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of legal or american citizens who happen to be latino or his pac panic in their concerns. >> when you have donald trump or ted cruz, who say maybe we do need massive deportation, idea that we would take 11 million latinos, take them and send them out of the country even though some of them have been here for 13 years that that's not very wise politically. >> it's very wise politically. we have 30 million people who are here illegally. they have been using that 11 million number since 1994. that is a number that's ridiculous and ludicrous. the american people need to come forward. >> let's move away from that. in terms of policy in order to
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deport 11 million people you would need too find and deport 15,000 people a day. >> uh-huh. >> do you think that the united states has the law enforcement manpower and money to do that? >> well, i think yeah, i think the media has tried to build a case against deporting illegals because the media, a liberal media has its own agenda. the bottom line is we have operation wetback, and operation wetback, supposedly i've read statistics where we say two to five million mexicans back to mexico, yes it is possible and yes we should fine people who hire illegals. here in chicago for instance we have people who have city contracts who are clearly hiring illegals. we have city and state and government jobs where they are hiring illegals with taxpayer money and also demanding that people be bilingual and by
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bilingual they mean speaking spanglish, in teaching construction and a number of things it's unfair and discriminates against americans. >> one of the things that came out in the piece that we just ran, there's huge lobbying that goes on for these detention facilities. there's also a lot of lobbying as you know from the chamber of commerce that does want comprehensive immigration reform. would you agree that we need to get some of the lobbying money out of this? >> i agree that we put the american people first, that's what i agree, put the americans' interests first. illegal immigrants i don't care how they're here we need to deport them. go to san diego off the shelter island to the sheraton hotel where they whrows a lot of the f them there, as refugees who come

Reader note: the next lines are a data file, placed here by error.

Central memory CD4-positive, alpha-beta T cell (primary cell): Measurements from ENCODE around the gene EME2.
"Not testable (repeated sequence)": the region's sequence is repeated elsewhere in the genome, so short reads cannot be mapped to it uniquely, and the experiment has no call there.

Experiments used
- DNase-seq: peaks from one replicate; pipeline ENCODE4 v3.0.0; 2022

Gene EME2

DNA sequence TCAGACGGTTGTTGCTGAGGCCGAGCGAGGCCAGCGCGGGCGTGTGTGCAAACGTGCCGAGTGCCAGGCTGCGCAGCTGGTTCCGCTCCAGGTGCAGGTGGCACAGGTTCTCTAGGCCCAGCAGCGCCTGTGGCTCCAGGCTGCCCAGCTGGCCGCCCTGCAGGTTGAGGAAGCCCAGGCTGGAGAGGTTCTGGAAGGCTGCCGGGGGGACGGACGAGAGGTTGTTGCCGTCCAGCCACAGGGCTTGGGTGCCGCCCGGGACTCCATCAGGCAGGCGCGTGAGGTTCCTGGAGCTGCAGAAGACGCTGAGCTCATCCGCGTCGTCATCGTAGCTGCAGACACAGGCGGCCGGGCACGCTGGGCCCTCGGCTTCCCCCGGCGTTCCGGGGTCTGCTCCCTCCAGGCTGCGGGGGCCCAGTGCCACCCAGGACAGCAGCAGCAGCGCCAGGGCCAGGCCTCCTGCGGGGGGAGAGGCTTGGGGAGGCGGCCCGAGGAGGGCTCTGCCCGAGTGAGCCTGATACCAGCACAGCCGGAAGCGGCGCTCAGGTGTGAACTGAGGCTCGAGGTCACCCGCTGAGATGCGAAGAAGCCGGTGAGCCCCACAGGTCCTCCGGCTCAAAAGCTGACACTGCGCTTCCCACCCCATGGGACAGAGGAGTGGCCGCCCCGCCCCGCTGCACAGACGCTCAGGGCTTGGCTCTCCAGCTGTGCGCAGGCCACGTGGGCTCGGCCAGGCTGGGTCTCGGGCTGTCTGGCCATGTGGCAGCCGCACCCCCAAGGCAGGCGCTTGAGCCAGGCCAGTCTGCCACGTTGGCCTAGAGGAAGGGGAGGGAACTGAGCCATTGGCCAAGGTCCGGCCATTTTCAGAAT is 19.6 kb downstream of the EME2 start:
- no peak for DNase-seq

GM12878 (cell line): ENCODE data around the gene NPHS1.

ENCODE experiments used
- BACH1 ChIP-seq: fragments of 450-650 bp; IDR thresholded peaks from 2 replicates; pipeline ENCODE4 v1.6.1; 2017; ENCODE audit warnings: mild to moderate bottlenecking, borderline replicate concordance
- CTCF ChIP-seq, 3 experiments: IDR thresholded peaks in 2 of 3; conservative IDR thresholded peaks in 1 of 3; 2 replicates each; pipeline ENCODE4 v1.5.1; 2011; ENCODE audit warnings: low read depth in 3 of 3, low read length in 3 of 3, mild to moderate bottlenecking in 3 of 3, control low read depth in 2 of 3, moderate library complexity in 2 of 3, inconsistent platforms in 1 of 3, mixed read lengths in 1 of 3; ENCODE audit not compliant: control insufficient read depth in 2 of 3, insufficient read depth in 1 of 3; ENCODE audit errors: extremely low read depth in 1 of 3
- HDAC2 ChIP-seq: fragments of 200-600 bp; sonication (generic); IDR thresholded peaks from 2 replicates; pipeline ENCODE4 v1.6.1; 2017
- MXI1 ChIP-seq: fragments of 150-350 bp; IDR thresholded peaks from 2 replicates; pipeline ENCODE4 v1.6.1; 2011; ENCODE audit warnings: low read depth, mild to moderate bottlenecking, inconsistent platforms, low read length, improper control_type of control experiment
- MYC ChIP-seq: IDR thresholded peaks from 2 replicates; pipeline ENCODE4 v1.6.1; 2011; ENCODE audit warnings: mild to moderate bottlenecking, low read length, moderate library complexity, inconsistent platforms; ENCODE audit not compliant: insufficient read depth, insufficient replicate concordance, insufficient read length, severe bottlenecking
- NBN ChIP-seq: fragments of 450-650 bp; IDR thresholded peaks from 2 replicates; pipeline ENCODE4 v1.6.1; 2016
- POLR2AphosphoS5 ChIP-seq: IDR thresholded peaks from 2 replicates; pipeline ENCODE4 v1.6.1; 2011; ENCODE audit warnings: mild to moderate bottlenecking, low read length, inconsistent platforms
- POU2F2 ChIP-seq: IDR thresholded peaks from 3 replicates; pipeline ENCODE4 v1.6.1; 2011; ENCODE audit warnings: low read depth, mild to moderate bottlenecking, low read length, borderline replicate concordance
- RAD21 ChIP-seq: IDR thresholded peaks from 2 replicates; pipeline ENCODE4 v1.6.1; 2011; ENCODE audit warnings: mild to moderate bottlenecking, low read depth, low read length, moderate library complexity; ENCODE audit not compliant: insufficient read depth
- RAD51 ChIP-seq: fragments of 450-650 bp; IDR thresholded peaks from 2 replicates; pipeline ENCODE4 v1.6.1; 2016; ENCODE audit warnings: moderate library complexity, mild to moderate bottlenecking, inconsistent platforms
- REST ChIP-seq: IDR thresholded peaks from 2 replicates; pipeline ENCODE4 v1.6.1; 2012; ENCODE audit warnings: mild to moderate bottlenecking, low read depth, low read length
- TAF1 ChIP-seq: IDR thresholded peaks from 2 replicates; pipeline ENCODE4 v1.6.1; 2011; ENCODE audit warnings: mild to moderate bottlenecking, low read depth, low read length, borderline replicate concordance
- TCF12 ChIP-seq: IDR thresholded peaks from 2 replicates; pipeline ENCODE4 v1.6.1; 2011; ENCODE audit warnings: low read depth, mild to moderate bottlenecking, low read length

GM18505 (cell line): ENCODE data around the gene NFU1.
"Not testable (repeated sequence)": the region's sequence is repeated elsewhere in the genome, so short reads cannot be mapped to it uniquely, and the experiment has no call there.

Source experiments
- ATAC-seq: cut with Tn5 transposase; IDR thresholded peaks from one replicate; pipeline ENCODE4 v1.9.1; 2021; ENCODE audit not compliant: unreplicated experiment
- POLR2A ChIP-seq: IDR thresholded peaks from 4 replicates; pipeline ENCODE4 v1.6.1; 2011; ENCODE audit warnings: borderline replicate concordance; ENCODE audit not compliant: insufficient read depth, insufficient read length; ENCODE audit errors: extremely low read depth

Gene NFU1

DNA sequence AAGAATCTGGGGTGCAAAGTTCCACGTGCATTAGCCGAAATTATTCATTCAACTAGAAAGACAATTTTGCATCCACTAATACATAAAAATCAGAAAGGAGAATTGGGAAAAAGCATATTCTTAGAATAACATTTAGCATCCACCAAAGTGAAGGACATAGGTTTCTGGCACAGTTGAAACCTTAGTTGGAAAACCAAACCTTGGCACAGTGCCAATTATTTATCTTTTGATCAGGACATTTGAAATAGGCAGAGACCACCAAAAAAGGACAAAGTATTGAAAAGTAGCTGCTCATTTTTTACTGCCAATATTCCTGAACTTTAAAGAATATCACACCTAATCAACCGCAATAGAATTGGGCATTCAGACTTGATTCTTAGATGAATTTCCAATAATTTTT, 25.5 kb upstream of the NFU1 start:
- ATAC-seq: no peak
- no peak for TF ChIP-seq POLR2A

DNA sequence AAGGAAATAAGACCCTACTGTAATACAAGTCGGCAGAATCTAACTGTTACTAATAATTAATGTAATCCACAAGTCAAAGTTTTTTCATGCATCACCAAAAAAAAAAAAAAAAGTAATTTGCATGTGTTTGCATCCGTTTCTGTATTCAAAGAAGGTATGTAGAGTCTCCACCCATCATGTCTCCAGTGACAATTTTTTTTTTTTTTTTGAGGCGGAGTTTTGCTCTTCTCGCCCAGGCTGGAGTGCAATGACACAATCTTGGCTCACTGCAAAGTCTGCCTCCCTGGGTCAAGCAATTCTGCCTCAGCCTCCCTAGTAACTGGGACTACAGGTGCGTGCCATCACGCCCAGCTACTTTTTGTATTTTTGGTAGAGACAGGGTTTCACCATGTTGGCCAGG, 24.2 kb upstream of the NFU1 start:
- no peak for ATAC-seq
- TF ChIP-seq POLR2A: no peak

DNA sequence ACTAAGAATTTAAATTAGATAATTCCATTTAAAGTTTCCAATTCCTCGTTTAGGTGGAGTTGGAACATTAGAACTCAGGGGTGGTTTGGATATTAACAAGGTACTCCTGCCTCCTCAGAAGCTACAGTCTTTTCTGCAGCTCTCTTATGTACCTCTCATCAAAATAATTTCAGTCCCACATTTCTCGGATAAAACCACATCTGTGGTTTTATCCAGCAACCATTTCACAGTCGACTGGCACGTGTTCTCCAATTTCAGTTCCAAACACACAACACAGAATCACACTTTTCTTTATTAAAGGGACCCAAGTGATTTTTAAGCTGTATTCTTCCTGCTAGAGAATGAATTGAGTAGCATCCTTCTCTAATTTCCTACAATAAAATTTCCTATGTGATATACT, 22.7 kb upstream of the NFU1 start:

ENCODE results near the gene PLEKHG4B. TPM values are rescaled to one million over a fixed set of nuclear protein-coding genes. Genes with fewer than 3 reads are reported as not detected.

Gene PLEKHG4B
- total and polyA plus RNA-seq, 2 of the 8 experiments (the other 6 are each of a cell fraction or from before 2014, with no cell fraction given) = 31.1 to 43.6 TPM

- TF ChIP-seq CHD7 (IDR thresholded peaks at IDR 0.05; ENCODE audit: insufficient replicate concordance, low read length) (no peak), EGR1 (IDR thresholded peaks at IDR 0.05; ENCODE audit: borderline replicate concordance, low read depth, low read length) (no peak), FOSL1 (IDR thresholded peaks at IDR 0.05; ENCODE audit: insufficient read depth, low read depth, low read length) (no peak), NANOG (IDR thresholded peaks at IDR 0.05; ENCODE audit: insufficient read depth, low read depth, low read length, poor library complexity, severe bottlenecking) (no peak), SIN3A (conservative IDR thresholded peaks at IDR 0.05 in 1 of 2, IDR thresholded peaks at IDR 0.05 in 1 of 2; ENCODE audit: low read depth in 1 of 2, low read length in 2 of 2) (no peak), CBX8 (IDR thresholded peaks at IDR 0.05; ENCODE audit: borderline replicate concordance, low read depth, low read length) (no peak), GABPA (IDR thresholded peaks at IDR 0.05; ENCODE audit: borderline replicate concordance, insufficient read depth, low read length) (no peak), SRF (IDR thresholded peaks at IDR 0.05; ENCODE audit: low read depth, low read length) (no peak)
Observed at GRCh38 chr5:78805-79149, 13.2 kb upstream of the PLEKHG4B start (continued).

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through tijuana. there is a lot of waste and you're right maybe we do need to get -- we certainly need to get the chamber of commerce out of this issue because they're definitely on the other side of the issue from me. >> what do you think realistically is going to happen in 2016 and moving forward as far as some of these immigration changes? because again donald trump stands alone in terms of this idea of deporting everybody. >> no he doesn't. let's talk about the candidates. donald trump is saying what the media want to hear and that's what the media and establishment politicians can't wrap their mind around. we're tired of the media and politicians trying dictate what we think. donald trump is our guy because he is saying the things that we want a politician to say and we want the politician to do. he has the chutzpah to do. , if you want to decrease unemployment deport the 11 million people you talk about, the 20 to 30 million people that
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i talk about. >> it may be possible for donald trump to simply bypass congress and do it through executive orders but he can't really bypass the supreme court which has said that every one of these illegal immigrants are still entitled to due process under the law. in other words there has to be an administrative judge that gives them the opportunity to prove that they belong in the united states. you would have to hire something like 40,000 administrative judges to deal with all of that. >> to that david i have this to say my fellow wolverine. here we go again, the media making fallacies, trying to scare the american people. that we will use the immigration policies, we will use the immigration process and people will self-deport as mitt romney tried to point out and was made fun of. mitt romney made several points you guys in the media made fun of, such as russia being our